It turns out, Williams has found a home in Cleveland. LeBron hopes he’s a Cavalier “long-term.” In seven games with the Wine & Gold, Williams is averaging 10.1 points and 3.4 boards per game. He looks more comfortable by the minute.

But Williams couldn’t be the only move Griffin would make. LeBron doesn’t go on a crazy rant and all you deliver him is Derrick Williams, right?

Rumors were off the charts as speculation had Carmelo Anthony landing in Cleveland before the NBA trade deadline. Pundits, scribes and fans watched with intrigue waiting to see what Griffin would do with really nothing to trade. If the Cavs were going to take on a huge contract, they’d have to give one up. Despite winning Cleveland an NBA title, Kevin Love found his name being floated around the NBA rumor mill for yet another season.

Things were said. Fans questioned LeBron’s advocacy of paying J.R. Smith and Tristan Thompson lucrative contracts. Twitter made some look like fools.

As the deadline clock approached 3 p.m. on Feb. 23, the Cavs were active. They were checking in on players and doing their due diligence, according to various media reports.

Ultimately, the team did nothing, though. But the trade season would not be the end of player movement.

The second the trade deadline passed, rumors and reports jumped into social media. Everyone tried connecting the dots as more than a few high-profile, buyout candidates were connected to the Cavs.

Dallas and Cleveland talked  about a Deron Williams trade, but it was likely to much for Cleveland to absorb D-Will’s $9 million contract. The Mavericks have a rookie point guard named Yogi Ferrell, who’s the franchise’s future at the position. Williams became expendable and the Mavericks bought him out.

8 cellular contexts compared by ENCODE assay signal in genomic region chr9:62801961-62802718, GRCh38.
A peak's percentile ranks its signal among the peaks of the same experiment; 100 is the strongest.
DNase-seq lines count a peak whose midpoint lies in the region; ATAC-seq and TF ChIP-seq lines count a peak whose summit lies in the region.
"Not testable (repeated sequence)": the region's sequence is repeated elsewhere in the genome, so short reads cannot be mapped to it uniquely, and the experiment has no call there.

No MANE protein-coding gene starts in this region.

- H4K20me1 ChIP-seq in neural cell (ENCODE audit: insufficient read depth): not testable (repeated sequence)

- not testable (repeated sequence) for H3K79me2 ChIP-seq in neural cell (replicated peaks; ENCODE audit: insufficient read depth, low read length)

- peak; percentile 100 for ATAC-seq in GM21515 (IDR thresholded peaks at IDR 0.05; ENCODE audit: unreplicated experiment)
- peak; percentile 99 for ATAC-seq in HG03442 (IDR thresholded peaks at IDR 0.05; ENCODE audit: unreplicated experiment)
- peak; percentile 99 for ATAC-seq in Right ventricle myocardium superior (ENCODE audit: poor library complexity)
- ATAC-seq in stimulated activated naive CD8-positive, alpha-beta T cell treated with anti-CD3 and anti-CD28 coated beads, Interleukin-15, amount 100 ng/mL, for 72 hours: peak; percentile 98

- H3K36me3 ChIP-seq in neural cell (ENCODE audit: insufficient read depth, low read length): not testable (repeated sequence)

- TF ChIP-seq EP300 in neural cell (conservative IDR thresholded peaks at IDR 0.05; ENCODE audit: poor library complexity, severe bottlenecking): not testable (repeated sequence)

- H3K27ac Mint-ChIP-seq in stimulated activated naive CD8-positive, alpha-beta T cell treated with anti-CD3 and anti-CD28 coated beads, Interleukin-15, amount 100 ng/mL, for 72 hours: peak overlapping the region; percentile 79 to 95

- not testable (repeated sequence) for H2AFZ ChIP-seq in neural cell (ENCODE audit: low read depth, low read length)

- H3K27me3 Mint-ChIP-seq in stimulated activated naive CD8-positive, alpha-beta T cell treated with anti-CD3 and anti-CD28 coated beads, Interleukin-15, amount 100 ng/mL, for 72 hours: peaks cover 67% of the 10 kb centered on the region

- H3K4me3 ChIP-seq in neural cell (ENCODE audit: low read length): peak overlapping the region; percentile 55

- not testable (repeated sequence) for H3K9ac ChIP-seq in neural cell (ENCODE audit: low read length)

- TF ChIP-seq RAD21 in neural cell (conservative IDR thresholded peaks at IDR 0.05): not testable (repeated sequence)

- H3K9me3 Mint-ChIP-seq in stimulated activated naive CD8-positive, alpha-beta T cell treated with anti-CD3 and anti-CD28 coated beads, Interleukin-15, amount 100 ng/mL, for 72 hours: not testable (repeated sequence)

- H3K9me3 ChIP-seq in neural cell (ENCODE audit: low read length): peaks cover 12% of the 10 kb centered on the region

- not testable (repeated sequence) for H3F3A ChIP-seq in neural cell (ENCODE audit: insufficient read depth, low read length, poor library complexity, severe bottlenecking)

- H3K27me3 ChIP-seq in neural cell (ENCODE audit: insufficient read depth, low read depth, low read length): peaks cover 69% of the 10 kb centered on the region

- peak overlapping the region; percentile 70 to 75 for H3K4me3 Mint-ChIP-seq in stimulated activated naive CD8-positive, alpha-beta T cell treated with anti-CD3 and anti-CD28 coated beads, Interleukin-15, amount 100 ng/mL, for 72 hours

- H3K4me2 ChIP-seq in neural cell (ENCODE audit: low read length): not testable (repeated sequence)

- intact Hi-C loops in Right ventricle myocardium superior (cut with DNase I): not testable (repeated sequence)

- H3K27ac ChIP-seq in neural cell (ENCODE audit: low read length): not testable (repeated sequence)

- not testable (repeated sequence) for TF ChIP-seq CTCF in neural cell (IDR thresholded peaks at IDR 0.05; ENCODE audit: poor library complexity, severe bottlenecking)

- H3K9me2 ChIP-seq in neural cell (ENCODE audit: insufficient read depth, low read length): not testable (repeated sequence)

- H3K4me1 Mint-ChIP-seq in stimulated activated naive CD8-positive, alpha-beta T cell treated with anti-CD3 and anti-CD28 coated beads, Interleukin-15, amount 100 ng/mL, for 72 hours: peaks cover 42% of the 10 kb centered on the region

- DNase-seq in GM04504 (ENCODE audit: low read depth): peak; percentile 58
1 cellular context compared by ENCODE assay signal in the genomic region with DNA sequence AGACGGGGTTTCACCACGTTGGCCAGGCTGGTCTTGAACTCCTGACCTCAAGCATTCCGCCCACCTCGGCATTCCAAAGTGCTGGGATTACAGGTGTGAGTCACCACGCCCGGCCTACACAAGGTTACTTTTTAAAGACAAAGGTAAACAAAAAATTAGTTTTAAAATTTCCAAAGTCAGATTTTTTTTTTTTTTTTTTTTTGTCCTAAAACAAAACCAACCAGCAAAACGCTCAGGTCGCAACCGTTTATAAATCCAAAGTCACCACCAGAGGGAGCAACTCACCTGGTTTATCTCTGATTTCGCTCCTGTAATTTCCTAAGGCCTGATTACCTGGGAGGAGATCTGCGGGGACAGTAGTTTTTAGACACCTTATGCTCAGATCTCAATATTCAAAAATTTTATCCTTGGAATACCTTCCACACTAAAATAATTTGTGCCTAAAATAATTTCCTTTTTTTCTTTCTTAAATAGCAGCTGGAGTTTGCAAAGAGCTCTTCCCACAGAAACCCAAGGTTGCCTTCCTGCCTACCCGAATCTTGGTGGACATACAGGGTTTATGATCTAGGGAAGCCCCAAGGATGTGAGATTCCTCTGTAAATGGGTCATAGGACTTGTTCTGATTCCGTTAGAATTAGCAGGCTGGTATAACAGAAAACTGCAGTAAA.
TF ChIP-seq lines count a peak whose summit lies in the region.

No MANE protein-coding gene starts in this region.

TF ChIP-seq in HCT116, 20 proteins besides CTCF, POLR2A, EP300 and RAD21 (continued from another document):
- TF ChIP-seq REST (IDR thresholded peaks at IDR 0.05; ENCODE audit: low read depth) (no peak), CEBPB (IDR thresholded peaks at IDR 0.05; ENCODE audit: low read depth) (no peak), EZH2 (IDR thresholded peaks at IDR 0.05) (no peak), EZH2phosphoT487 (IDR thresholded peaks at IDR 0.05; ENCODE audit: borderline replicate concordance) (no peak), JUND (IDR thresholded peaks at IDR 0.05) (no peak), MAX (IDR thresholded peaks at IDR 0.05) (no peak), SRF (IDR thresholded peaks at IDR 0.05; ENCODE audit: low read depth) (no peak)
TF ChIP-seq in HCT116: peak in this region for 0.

The Cavs got him for basically nothing. No trade. No assets leaving. No huge luxury burden on Dan Gilbert. Just the vet minimum. Williams is averaging 13.1 points and 6.9 assists and shooting 34.8% on 3’s. This is the playmaker, backup point guard James wanted.

More from Factory of Sadness

Before the deadline, the Mavericks traded Andrew Bogut to the 76ers. Dallas got Nerlens Noel. Philly got Justin Anderson and a conditional first-round pick. Bogut was a part of the trade because Dallas wanted to dump his salary. He never wanted to play for Philadelphia. The 76ers tried to find a second trade before the deadline clock expired, but couldn’t.

Bogut was waived by Philadelphia before March 1, which made him eligible to play in the postseason for his new team. Cleveland waived McRae to create a roster spot for Bogut, who was averaging 8.3 rebounds per game. With the 12-year vet on th roster, Cleveland now has a true rim protector, something that’s been missing ever since Timofey Mozgov left for the Lakers.

The Birdman was traded with can to the Hornets in mid February. Cleveland got a protected second-round pick in return.

McRae, Birdman, Dunleavy and Williams became Korver, Derrick Williams, Deron Williams and Bogut.

It was a gradual process, but Cleveland’s roster is better, as the Cavaliers set to Defend the Land and bring the franchise its second Larry O’Brien Trophy.

Next: Cavs Uniform To Have Significant Change Next Season

Not sure if Griffin’s got a side job with the U.S. Postal Service, because one thing’s for sure: He delivers.